There are also many conservative grassroots organizations that are supporting this amendment, including the Campaign for Liberty, the Rutherford Institute, the Eagle Forum, and many other groups.

   This amendment is not a radical idea. As part of the budget resolution debate in April of 2009, the Senate voted overwhelmingly in support of this concept by a vote of 59 to 39. That is a strong sign that this Senate wants transparency.
   In the House of Representatives, this concept passed the House Financial Services Committee by a vote of 43 to 28 and was incorporated into the House version of the Wall Street reform bill that was approved by the House last December. So a provision very similar to what I am offering is already in the House bill. So we are not talking about some kind of fringy idea. It has widespread support in the Senate. It is already, to a significant degree, incorporated into the House bill.

   This concept has the support of the Speaker of the House, Nancy Pelosi, who has said Congress should ask the Fed to put this information ``on the Internet like they've done with the recovery package and the budget.'' In other words, what she is saying is, if we look at the TARP bailout, we have all the information we want--from who received that money, how it was paid back, et cetera, et cetera--it is out there on the Internet of the Treasury Department. That is where it should be. We want to bring that same type of transparency to the Fed.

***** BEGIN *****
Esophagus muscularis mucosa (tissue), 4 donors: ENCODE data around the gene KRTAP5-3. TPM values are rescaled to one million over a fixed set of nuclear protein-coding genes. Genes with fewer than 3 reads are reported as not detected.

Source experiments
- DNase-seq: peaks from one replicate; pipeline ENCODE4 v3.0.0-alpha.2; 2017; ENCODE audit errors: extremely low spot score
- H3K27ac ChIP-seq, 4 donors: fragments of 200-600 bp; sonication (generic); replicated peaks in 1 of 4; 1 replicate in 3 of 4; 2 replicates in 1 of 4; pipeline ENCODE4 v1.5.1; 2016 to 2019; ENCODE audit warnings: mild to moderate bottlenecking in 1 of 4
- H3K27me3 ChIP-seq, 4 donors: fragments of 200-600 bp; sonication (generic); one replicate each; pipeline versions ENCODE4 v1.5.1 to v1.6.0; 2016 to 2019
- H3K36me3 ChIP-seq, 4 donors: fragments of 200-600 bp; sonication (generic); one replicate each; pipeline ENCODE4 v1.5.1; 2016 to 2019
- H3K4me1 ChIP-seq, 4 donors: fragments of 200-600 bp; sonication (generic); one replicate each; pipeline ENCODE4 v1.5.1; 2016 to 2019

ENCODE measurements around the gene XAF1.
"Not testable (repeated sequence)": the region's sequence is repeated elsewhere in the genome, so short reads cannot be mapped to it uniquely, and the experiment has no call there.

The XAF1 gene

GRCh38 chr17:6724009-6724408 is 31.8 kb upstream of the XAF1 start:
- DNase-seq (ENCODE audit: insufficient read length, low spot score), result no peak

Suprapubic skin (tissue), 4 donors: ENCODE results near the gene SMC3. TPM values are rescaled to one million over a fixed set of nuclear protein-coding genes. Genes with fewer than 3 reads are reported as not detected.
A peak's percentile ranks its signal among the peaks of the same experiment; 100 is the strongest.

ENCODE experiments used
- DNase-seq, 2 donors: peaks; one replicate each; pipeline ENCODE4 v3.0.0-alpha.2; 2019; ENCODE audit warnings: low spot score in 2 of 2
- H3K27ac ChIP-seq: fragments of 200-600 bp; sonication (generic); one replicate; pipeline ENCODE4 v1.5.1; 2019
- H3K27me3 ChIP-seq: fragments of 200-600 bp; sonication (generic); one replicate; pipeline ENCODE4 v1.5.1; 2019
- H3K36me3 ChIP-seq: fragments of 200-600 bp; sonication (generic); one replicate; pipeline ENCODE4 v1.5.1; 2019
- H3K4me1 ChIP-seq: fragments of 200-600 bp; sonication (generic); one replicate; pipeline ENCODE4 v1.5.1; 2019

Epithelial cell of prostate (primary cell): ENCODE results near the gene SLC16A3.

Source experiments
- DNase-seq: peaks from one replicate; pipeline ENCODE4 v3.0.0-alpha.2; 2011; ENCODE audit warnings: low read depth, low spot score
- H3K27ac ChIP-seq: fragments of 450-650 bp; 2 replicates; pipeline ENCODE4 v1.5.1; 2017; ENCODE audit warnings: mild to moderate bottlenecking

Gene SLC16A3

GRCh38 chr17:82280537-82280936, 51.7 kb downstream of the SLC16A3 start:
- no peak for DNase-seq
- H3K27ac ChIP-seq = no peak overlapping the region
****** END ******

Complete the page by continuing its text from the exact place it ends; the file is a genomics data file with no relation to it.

This concept, interestingly enough, has already been supported by two Federal courts--two Federal courts--that have ordered the Fed to release all of the names and details of the recipients of more than $2 trillion in Federal Reserve loans since the financial crisis started as a result of the Freedom of Information Act lawsuit filed by Bloomberg News.

   The Fed has argued in court that it should not have to release this information, citing, according to Reuters, ``an exemption that it said lets federal agencies keep secret various trade secrets and commercial or financial information.''

   However--this is important; this is not Bernie Sanders speaking, but this is a Federal court--the U.S. Appeals Court in New York disagreed with the Fed's assertion. Here is what a unanimous--underline ``unanimous''--three-judge appeals court panel wrote in their opinion. I quote them:

   “[T]o give the [Fed] power to deny disclosure because it thinks it best to do so would undermine the basic policy that disclosure, not secrecy, is the dominant objective. If the Board--  The Fed--  believes such an exemption would better serve the national interest it should ask Congress to amend the statute.”
   That is what a three-judge U.S. appeals court panel unanimously said. This appeals court decision upheld an earlier ruling by the Southern Federal District Court of New York that also ordered the Fed to release this information.

   In other words, we now have 59 Senators, 320 Members of the House of Representatives, and 2 U.S. courts who have all told the Fed, in no uncertain terms: Give us transparency. Tell us what happened when you put at risk trillions of dollars of taxpayer money.